June 30, 2014 | Category: News
Neuroscientists at the Massachusetts Institute of Technology (MIT; Cambridge, MA) have shown that they can control muscle movement by applying optogenetics—a technique that enables control of neurons’ electrical impulses with light—to the spinal cords of animals that are awake and alert.
Led by MIT Institute Professor Emilio Bizzi, the researchers studied mice in which a light-sensitive protein that promotes neural activity was inserted into a subset of spinal neurons. When the researchers shone blue light on the animals’ spinal cords, their hind legs were completely but reversibly immobilized. The work offers a new approach to studying the complex spinal circuits that coordinate movement and sensory processing, the researchers say. Continue Reading »
April 30, 2014 | Category: News
Daniel Lu, MD, and Reggie Edgerton, MD, recently received a five-year grant to explore new therapies for patients with spinal cord injuries from the National Institute of Biomedical Imaging and Bioengineering. Dr. Lu and Dr. Edgerton are researchers at the University of California, Los Angeles and clinicians at the UCLA Spine Center.
“A majority of spinal cord patients have compromised hand function [which] is often cited as [having] the highest impact of all lost functions after injury by those living with spinal cord injury,” says Dr. Lu. “Thus, the NIH grant is funded to study hand function after severe cervical spinal cord injury.” Continue Reading »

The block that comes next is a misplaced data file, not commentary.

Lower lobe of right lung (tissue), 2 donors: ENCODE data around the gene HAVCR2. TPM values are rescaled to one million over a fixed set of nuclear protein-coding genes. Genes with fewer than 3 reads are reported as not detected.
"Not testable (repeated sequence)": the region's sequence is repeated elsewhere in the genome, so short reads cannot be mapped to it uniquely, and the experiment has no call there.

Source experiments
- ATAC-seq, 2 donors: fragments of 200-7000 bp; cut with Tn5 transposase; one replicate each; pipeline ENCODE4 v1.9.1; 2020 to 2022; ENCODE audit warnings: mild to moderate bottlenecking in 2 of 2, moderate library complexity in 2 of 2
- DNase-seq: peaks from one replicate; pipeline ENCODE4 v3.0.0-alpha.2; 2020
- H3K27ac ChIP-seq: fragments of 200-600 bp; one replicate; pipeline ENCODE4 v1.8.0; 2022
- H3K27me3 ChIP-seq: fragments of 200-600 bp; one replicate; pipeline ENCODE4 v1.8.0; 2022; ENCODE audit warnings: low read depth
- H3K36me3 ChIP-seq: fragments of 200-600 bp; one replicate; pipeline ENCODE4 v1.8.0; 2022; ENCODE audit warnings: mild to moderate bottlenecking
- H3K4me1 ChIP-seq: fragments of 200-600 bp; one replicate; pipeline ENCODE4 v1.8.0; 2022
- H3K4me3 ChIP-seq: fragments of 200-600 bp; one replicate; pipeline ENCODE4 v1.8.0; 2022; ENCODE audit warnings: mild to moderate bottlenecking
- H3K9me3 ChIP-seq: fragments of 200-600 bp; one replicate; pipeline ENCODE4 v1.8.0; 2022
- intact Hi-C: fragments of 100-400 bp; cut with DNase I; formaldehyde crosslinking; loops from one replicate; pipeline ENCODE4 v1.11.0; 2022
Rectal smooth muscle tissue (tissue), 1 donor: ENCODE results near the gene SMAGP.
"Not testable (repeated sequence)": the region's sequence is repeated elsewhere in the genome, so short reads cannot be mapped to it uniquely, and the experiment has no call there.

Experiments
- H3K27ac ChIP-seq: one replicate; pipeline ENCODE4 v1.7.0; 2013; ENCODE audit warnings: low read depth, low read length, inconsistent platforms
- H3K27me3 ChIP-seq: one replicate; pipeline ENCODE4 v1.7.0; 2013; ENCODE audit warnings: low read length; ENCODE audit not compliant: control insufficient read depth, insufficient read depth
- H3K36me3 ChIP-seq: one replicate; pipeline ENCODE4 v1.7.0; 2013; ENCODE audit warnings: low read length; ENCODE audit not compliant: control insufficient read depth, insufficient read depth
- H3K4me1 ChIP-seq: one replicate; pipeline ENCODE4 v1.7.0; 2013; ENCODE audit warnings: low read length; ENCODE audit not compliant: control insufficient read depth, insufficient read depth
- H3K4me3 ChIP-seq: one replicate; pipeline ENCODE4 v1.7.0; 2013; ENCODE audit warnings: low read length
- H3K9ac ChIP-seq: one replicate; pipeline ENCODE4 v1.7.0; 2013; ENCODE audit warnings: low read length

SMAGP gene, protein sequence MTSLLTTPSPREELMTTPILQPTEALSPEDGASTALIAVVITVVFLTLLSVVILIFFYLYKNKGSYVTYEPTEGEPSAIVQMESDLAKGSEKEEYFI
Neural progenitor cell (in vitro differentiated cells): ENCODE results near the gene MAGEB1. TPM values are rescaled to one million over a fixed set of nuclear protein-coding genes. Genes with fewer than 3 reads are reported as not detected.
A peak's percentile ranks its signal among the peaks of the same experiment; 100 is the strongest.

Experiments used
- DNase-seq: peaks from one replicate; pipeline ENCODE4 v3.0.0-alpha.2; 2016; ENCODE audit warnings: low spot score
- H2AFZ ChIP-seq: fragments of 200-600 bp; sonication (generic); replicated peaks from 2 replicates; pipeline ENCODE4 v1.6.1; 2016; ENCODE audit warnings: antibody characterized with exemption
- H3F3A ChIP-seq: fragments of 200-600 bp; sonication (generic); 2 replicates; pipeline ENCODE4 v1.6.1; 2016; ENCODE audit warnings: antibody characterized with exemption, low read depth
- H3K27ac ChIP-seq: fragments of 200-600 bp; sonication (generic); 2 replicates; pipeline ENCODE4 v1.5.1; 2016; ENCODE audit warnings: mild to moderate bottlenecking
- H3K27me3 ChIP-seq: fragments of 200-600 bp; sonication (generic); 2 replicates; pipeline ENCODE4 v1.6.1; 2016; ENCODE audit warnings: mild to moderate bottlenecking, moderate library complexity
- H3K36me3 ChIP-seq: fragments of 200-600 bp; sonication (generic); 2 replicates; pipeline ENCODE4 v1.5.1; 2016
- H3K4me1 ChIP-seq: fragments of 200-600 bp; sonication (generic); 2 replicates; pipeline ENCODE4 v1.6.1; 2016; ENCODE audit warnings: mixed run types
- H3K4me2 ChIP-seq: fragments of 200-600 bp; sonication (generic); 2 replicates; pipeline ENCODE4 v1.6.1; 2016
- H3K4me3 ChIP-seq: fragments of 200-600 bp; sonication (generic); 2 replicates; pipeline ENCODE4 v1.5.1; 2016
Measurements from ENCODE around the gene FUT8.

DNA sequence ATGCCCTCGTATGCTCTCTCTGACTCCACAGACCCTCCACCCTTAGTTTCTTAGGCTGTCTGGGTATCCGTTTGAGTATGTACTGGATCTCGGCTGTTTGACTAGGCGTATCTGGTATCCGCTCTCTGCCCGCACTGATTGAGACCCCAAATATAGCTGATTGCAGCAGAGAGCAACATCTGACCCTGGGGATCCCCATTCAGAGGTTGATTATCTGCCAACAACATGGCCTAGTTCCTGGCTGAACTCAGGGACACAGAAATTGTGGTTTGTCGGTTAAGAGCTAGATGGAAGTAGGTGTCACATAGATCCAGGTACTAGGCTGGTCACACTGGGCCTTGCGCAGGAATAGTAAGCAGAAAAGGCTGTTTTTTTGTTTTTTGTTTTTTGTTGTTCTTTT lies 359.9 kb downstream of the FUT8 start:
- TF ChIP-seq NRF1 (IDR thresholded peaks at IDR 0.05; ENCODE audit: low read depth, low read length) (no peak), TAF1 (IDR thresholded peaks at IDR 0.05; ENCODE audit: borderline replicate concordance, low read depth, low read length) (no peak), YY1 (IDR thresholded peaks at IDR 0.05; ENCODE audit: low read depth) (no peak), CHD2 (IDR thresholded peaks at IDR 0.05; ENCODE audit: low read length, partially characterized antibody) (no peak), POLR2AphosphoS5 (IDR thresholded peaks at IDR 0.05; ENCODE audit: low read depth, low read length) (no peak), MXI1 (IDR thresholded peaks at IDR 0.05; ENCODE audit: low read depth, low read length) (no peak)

March 5, 2014 | Category: News
PARIS – Imagine a future with no sporting events for paralysed people. A future in which there is no need, as all the would-be competitors will have been cured.
This scenario, laughable just a few decades ago, is no longer far-fetched, experts say.
Bit by bit, important progress is being made in understanding and tackling aspects of paralysis. Continue Reading »
January 30, 2014 | Category: News
A research team at Harvard University has conducted a preliminary study on monkeys paralyzed by spinal cord injuries using a newly found technique for turning specialized cells into multipurpose ones that behave like embryonic stem cells, one of the team members said Thursday.
The same team is also experimenting with human cells in the hope of generating so-called STAP cells, which can turn into any type of body tissue, according to Charles Vacanti, a Harvard professor who co-authored papers on STAP cells published in the journal Nature on Wednesday. Continue Reading »
October 29, 2013 | Category: News
West Lafayette, Indiana – Researchers have discovered that a known neurotoxin may cause chronic pain in people who suffer from paralysis, and a drug that has been shown to remove the toxin might be used to treat the pain.
The toxin, called acrolein, is produced in the body after nerve cells are injured, triggering a cascade of biochemical events thought to worsen the injury’s severity. Continue Reading »